Women in Medicine

By G. M. Zlupko, MD

The image of the physician has changed greatly over the last half-century.  Primarily a male bastion it has become increasingly influenced by women. Fully one-third of the physicians in America today are women. They account for 61% of the pediatricians and 51% of the obstetricians/gynecologists. The first women physician in America was Elizabeth Blackwell who graduated from New York’s Geneva Medical College in 1849. Traditional specialties for women were limited to general practice and obstetrics but now include all specialties including ones previously held firmly by men such as urology and orthopedics.

Women have brought a new look and thought process to medicine. One of the most obvious ones involves their role not only as a physician but as a wife and mother.  These sometimes conflicting responsibilities can create stress above and beyond the ones that a physician experiences in daily practice.  Early on a large number of female physicians left the practice of medicine within 7 years of their training many not returning. The role of anticipated lifestyle was generally not considered strongly until the presence of significant numbers of women in medicine. The need to balance family and medicine has now translated into a concern for male physicians as well. Women currently work fewer hours than their male counterparts but evidence increasingly indicates that younger physicians, regardless of gender, are working fewer hours. The need for a more 9-5 practice style has led many female and male physicians to embrace the hired physician model popular with most health systems.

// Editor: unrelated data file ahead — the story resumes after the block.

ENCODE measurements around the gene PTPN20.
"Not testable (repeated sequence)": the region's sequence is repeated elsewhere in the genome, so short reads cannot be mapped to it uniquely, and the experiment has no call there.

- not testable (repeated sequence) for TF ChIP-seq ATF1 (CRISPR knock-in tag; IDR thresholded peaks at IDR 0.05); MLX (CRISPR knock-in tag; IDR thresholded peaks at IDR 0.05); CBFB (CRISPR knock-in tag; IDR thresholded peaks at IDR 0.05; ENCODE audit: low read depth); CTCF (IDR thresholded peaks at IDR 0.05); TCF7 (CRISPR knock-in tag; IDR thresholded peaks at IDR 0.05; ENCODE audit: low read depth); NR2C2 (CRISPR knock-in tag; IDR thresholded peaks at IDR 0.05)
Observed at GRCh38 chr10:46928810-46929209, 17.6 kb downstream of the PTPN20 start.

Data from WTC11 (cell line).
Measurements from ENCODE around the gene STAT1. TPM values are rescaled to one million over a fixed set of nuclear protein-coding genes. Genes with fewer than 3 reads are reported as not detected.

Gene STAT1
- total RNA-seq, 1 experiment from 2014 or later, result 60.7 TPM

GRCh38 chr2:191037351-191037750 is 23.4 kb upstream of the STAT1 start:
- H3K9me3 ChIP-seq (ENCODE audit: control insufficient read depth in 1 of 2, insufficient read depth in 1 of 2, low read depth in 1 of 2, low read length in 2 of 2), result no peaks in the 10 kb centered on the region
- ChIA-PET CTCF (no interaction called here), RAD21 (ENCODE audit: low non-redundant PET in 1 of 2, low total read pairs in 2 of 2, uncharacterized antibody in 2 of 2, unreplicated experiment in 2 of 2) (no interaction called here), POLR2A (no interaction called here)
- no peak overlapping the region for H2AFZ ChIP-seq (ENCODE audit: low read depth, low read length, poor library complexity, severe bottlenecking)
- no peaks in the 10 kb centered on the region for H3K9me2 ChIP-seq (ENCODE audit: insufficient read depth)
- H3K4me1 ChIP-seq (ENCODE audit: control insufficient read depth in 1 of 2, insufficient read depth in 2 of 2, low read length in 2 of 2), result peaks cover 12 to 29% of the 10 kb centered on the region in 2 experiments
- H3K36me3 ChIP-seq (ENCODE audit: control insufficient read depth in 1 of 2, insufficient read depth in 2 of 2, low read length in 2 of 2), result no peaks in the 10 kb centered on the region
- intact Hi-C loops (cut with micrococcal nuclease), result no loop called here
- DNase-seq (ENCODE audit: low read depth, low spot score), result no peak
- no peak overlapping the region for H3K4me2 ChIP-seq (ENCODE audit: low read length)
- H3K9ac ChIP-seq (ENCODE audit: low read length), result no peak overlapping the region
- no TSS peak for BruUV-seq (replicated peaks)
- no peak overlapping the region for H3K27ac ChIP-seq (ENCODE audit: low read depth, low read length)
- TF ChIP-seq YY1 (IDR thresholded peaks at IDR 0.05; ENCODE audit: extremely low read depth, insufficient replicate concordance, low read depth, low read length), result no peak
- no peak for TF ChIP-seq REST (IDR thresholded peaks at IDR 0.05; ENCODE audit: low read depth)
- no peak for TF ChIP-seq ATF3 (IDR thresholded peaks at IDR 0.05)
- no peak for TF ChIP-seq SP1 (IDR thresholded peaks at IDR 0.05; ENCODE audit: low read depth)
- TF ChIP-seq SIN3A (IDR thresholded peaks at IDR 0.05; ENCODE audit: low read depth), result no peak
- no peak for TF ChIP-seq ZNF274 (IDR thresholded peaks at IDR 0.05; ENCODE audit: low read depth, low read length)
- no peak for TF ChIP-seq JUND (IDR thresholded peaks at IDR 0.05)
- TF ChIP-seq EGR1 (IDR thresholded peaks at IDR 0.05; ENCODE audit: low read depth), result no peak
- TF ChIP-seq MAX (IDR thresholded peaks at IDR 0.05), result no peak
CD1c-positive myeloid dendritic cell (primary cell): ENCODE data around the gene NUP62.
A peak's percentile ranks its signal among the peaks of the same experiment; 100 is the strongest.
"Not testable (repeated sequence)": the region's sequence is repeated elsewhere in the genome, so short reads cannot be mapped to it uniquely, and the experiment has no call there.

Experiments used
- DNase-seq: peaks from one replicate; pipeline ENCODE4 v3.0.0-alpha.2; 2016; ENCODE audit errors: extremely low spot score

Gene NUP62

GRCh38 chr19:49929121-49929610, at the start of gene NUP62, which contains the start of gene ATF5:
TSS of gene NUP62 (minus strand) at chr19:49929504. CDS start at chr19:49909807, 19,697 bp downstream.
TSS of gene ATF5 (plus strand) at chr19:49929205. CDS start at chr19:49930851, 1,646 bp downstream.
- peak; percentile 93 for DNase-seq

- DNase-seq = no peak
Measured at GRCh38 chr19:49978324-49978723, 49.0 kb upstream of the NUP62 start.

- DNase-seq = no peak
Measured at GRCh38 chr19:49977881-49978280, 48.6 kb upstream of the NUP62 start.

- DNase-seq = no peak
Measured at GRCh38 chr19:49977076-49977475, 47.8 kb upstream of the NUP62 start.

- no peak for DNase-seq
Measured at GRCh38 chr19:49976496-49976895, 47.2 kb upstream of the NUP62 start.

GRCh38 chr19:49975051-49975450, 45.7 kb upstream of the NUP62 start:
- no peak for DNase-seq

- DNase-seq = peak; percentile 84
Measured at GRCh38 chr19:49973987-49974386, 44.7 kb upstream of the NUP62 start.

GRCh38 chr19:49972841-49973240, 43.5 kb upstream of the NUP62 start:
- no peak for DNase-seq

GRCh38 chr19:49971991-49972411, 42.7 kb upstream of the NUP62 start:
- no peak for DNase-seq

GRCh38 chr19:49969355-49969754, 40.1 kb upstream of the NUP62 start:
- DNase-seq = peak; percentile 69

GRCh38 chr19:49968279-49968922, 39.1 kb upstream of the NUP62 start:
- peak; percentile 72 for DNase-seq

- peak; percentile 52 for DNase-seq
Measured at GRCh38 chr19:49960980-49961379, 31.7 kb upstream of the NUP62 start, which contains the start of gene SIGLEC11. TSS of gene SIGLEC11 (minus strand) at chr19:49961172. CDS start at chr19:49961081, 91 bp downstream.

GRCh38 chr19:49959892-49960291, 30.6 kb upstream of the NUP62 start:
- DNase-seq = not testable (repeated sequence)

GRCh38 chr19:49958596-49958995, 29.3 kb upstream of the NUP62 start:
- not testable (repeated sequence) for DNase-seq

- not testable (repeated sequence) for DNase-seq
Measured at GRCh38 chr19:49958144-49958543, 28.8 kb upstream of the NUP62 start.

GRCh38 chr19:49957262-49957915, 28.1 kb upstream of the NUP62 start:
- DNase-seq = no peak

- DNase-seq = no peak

It should be obvious that the entry of women into the medical workplace not just in supportive positions such as nursing but at the helm of the medical team evaluating and treating patients has made a significant difference in how patients accept and perceive medical care. In some cases patients, particularly male patients are reluctant to discuss their more sensitive medical issues with a female physician. This attitude is changing but still represents a hurdle. However, the need for more health care by an aging population and the shortage of well-trained physicians is closing the gender gap. Women fall short of men in academic positions and are less likely than men to have full-time medical school professorships. Two-thirds of the black applicants to medical school are women but racial and ethnic diversity of physicians does not yet align with the changing population of the US.

The different aptitudes that women bring with them may change the course and effectiveness of medicine in the future. One example of this is the evidence that female physicians seem to be more effective in Preventive Medicine. Hopefully, this will be a model not only for male physicians but male patients as well. Women are much more concerned about preventive care and the influence this may have as a model for male health could be positive.

The work that still needs to be done includes encouraging more women in faculty and leadership positions, being proactive role models for young women and working toward greater diversity among physicians, students, faculty and researchers.

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